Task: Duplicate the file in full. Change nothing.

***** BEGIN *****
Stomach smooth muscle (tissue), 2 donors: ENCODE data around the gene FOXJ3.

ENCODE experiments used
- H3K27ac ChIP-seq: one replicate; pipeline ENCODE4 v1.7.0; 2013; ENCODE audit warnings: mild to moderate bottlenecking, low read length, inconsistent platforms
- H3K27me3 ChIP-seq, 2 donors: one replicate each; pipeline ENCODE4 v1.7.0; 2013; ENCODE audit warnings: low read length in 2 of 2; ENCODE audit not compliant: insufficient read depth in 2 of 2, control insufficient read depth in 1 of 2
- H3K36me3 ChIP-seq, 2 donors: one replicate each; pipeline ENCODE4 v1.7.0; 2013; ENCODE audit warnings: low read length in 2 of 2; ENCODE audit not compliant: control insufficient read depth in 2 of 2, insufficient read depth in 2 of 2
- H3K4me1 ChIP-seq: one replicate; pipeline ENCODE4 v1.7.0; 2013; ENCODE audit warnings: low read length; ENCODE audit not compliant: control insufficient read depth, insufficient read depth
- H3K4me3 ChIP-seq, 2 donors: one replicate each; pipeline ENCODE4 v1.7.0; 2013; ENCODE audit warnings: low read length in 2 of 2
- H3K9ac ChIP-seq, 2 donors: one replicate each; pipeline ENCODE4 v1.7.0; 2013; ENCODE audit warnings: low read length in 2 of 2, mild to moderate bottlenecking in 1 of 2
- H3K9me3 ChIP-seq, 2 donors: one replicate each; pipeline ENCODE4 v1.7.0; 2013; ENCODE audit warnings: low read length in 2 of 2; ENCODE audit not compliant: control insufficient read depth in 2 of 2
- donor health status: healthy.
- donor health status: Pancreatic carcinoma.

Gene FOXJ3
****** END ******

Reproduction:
Stomach smooth muscle (tissue), 2 donors: ENCODE data around the gene FOXJ3.

ENCODE experiments used
- H3K27ac ChIP-seq: one replicate; pipeline ENCODE4 v1.7.0; 2013; ENCODE audit warnings: mild to moderate bottlenecking, low read length, inconsistent platforms
- H3K27me3 ChIP-seq, 2 donors: one replicate each; pipeline ENCODE4 v1.7.0; 2013; ENCODE audit warnings: low read length in 2 of 2; ENCODE audit not compliant: insufficient read depth in 2 of 2, control insufficient read depth in 1 of 2
- H3K36me3 ChIP-seq, 2 donors: one replicate each; pipeline ENCODE4 v1.7.0; 2013; ENCODE audit warnings: low read length in 2 of 2; ENCODE audit not compliant: control insufficient read depth in 2 of 2, insufficient read depth in 2 of 2
- H3K4me1 ChIP-seq: one replicate; pipeline ENCODE4 v1.7.0; 2013; ENCODE audit warnings: low read length; ENCODE audit not compliant: control insufficient read depth, insufficient read depth
- H3K4me3 ChIP-seq, 2 donors: one replicate each; pipeline ENCODE4 v1.7.0; 2013; ENCODE audit warnings: low read length in 2 of 2
- H3K9ac ChIP-seq, 2 donors: one replicate each; pipeline ENCODE4 v1.7.0; 2013; ENCODE audit warnings: low read length in 2 of 2, mild to moderate bottlenecking in 1 of 2
- H3K9me3 ChIP-seq, 2 donors: one replicate each; pipeline ENCODE4 v1.7.0; 2013; ENCODE audit warnings: low read length in 2 of 2; ENCODE audit not compliant: control insufficient read depth in 2 of 2
- donor health status: healthy.
- donor health status: Pancreatic carcinoma.

Gene FOXJ3